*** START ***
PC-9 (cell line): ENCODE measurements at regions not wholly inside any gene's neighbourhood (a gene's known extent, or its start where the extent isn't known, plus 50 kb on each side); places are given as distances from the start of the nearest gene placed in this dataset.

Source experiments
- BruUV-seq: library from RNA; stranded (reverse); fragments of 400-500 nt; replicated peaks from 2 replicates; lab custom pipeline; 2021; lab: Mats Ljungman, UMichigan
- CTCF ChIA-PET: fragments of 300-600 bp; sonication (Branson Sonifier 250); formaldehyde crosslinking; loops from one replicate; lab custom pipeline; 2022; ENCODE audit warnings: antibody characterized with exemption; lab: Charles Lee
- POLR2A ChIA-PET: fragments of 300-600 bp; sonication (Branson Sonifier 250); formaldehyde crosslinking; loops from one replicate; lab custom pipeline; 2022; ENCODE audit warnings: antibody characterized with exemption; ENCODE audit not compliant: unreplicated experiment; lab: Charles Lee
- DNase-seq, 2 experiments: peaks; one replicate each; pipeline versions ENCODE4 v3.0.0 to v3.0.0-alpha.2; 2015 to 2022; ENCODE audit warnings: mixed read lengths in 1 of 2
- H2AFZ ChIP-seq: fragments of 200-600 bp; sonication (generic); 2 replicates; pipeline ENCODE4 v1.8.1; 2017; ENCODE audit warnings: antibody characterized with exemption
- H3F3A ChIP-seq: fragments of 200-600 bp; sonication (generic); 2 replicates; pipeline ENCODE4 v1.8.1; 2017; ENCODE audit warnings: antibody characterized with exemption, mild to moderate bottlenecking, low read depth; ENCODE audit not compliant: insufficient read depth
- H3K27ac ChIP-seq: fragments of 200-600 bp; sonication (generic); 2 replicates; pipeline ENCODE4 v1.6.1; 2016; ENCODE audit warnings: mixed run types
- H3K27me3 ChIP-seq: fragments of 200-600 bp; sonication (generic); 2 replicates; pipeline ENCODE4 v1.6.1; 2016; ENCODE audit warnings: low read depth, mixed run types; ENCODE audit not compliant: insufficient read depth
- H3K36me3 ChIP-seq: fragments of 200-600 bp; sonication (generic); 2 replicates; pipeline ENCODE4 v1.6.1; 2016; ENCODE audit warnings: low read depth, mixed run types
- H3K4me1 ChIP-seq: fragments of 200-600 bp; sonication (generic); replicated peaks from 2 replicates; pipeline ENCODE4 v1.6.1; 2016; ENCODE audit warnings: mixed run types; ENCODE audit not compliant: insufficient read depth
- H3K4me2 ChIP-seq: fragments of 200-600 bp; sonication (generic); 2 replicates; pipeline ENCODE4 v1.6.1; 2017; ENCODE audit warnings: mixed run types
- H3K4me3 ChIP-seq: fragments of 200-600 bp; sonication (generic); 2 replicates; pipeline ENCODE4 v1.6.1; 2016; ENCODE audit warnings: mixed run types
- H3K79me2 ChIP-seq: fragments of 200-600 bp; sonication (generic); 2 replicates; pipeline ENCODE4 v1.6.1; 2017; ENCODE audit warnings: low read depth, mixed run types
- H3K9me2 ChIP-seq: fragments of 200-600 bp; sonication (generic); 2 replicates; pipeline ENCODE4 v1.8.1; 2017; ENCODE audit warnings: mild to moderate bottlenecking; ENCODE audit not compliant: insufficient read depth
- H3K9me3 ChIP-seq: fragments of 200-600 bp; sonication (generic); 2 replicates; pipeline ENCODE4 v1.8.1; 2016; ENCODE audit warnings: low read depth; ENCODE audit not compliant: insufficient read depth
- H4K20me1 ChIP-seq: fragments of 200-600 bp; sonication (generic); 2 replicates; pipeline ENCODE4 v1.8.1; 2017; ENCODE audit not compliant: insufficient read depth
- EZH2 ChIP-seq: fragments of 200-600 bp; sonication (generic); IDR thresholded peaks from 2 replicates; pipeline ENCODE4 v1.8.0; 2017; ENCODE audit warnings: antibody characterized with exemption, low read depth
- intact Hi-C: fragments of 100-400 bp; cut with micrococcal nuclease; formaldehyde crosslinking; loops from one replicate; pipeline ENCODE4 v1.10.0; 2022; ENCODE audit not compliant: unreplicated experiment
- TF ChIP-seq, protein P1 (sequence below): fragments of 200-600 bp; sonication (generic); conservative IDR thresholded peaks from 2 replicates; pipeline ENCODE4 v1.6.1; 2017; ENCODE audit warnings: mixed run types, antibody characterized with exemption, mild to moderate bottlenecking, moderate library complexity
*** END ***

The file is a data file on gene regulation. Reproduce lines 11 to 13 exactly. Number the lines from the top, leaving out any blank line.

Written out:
- H3K36me3 ChIP-seq: fragments of 200-600 bp; sonication (generic); 2 replicates; pipeline ENCODE4 v1.6.1; 2016; ENCODE audit warnings: low read depth, mixed run types
- H3K4me1 ChIP-seq: fragments of 200-600 bp; sonication (generic); replicated peaks from 2 replicates; pipeline ENCODE4 v1.6.1; 2016; ENCODE audit warnings: mixed run types; ENCODE audit not compliant: insufficient read depth
- H3K4me2 ChIP-seq: fragments of 200-600 bp; sonication (generic); 2 replicates; pipeline ENCODE4 v1.6.1; 2017; ENCODE audit warnings: mixed run types